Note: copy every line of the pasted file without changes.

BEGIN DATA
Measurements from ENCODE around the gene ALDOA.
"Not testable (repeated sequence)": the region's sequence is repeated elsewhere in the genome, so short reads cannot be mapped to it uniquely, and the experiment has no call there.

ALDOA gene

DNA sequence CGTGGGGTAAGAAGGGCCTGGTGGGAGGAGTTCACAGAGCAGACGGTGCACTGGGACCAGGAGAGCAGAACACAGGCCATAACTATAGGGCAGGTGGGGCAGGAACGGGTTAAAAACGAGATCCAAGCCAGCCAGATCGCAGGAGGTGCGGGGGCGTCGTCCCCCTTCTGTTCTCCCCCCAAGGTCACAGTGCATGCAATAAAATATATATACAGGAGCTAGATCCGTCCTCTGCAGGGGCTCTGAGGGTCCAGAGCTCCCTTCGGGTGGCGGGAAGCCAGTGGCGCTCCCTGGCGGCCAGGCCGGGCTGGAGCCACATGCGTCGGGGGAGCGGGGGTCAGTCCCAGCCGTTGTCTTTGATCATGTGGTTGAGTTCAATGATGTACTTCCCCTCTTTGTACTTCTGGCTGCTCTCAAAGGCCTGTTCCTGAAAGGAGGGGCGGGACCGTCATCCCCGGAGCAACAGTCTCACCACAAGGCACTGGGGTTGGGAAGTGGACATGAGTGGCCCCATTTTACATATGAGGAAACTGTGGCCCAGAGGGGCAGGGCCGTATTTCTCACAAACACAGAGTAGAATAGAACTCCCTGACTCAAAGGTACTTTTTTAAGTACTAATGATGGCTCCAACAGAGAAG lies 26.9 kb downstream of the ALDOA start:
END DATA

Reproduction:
Measurements from ENCODE around the gene ALDOA.
"Not testable (repeated sequence)": the region's sequence is repeated elsewhere in the genome, so short reads cannot be mapped to it uniquely, and the experiment has no call there.

ALDOA gene

DNA sequence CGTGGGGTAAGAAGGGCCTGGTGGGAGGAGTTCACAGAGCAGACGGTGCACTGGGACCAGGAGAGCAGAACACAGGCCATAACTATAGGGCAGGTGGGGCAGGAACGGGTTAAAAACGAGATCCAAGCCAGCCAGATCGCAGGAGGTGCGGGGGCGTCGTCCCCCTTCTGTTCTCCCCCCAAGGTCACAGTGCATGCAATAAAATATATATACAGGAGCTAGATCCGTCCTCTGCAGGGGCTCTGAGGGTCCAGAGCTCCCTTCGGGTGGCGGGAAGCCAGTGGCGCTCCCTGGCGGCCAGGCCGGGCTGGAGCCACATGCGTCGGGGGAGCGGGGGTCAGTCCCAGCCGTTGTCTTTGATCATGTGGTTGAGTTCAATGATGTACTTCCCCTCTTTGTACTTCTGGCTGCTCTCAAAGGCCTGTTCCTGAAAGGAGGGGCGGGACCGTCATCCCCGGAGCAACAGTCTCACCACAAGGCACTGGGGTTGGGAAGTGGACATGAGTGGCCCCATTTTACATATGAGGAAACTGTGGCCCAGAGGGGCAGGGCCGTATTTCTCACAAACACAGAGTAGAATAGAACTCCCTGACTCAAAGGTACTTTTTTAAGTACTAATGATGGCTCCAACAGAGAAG lies 26.9 kb downstream of the ALDOA start: